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Digital Literacy is Part of Job Preparedness

Summary: 
Broadband Internet is a catalyst for job creation and digital literacy and online skills are important for the workers of the 21st century.

Ed. Note: Cross-posted from the NTIA Blog.

Broadband Internet is a catalyst for job creation. In fact, a recent report by McKinsey & Company finds that the Internet has created 2.6 jobs for each job it has eliminated. To take full advantage of the economic opportunities enabled by broadband, however, more Americans need online skills. For instance, broadband service allows a small business owner in rural America to sell her goods to consumers around the world – but online skills are also required.

NTIA’s research shows that nearly one-third of Americans do not use the Internet, leaving them cut off from the online economy. Many are rural Americans, seniors, minorities, people with disabilities, the unemployed, and those with low incomes. The most common reason for not adopting broadband is the perception that it is not needed. But broadband is increasingly needed to find jobs, and 21st century skills are needed to get those jobs.

NTIA is working on several fronts to help bridge this digital divide. Most notably, our Broadband Technology Opportunities Program (BTOP) has invested in approximately 230 projects to expand broadband access and adoption in communities nationwide. Funded by the Recovery Act, BTOP projects have already delivered more than 8,000 miles of broadband networks and installed or upgraded more than 9,000 workstations at public computer centers.

In addition, many BTOP projects are providing training in digital literacy and other job-preparedness skills. For example, Portland State University developed Learner’s Web, an online system of self-paced learning plans for adults who want to accomplish specific goals, such as earning a GED, preparing for a job, increasing digital literacy, or improving English language skills. The university is partnering with regional organizations to enroll adults in the lessons and to assign them tutors.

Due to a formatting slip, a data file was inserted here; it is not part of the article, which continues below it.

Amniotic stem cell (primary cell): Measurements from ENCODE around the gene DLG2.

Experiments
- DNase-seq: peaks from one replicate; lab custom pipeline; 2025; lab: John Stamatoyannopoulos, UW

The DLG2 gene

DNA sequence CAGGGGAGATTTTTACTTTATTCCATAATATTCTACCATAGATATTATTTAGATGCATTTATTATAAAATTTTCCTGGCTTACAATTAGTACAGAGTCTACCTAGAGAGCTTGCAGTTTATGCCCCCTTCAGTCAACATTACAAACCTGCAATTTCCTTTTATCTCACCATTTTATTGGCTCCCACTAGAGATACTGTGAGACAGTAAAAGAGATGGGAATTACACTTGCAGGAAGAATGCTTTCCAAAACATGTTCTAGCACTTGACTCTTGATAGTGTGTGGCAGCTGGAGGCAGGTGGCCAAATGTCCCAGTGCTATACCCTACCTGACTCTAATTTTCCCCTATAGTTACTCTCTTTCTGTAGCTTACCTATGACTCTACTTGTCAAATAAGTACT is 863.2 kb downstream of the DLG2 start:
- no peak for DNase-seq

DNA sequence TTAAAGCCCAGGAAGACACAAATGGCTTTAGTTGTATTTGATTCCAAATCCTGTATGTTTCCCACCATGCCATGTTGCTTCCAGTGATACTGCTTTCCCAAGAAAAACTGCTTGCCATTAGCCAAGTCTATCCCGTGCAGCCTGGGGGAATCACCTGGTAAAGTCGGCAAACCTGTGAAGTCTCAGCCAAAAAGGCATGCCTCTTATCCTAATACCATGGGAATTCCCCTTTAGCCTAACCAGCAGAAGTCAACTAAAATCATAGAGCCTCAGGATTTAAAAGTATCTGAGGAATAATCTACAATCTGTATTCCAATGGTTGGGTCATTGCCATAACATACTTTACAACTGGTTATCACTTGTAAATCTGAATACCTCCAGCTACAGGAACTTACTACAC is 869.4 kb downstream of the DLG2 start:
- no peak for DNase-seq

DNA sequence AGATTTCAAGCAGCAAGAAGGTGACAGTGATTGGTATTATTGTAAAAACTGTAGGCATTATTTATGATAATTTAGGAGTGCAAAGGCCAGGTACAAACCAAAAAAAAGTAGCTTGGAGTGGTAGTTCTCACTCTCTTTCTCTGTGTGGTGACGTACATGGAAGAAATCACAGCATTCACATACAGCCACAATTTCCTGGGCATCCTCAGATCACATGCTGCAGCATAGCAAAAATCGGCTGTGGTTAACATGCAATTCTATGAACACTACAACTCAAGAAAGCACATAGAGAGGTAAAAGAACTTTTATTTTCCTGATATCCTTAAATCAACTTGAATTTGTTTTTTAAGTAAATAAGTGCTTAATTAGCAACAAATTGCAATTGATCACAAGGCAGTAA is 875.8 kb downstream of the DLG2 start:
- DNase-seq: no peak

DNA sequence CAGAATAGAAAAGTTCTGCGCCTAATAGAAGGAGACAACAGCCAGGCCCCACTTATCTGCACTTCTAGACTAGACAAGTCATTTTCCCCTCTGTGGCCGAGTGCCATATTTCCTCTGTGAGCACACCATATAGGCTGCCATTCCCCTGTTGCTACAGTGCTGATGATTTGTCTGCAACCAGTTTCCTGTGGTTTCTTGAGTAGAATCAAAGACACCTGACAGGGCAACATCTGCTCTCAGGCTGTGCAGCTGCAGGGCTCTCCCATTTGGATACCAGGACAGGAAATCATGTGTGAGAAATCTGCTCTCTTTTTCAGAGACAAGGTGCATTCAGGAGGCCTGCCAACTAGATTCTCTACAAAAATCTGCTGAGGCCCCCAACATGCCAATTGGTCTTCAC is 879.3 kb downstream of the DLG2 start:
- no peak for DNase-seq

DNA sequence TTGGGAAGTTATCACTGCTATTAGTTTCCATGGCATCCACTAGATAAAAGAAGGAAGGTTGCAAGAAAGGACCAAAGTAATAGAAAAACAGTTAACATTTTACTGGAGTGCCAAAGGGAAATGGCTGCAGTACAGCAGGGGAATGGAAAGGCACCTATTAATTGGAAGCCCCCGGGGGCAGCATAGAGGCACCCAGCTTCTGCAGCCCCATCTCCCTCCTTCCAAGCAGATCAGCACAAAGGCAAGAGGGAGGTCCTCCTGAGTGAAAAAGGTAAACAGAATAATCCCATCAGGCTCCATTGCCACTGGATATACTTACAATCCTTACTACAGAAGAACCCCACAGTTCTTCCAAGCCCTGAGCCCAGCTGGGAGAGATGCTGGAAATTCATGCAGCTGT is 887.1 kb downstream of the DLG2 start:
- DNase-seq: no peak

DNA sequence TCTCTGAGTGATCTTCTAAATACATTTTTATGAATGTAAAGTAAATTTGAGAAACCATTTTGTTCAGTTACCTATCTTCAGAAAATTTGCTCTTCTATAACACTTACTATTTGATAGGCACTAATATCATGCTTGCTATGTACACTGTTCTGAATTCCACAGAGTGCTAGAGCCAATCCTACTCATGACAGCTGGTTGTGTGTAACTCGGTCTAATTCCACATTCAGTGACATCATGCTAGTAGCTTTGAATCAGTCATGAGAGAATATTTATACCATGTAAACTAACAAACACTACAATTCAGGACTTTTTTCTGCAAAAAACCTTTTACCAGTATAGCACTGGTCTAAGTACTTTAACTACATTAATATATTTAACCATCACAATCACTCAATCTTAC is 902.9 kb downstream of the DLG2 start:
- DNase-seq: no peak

Another example is the work of the California Emerging Technology Fund (CETF) to build computer skills through targeted outreach to communities that lag in broadband adoption. Most recently, CETF and partners in the business community launched Club Digital, a bilingual multimedia initiative to teach Latino families about using broadband.

Communication Service for the Deaf also has a targeted initiative underway, which is helping people who are deaf and hard of hearing to participate more fully in the digital economy. This effort utilizes a mix of discounted broadband service and computer equipment, technical assistance, and training to address barriers to Internet use. As a further job creation benefit, the organization opened a new contact center in Sioux Falls, SD with a staff of approximately 60 people who are either deaf or hard of hearing or proficient in sign language.

NTIA’s efforts go beyond BTOP. This spring, for example, we launched DigitalLiteracy.gov, a website to increase computer and Internet skills in America. Anyone can access free training on a range of topics at different skill levels, such as basic computing and online safety. The site also provides a central location for practitioners, including BTOP grantees, to upload and share course materials.

If you are a stakeholder working to close the digital divide, I hope you will check out DigitalLiteracy.gov.

Anna M. Gomez is Deputy Assistant Secretary for Communications and Information and Deputy Administrator, National Telecommunications and Information Administration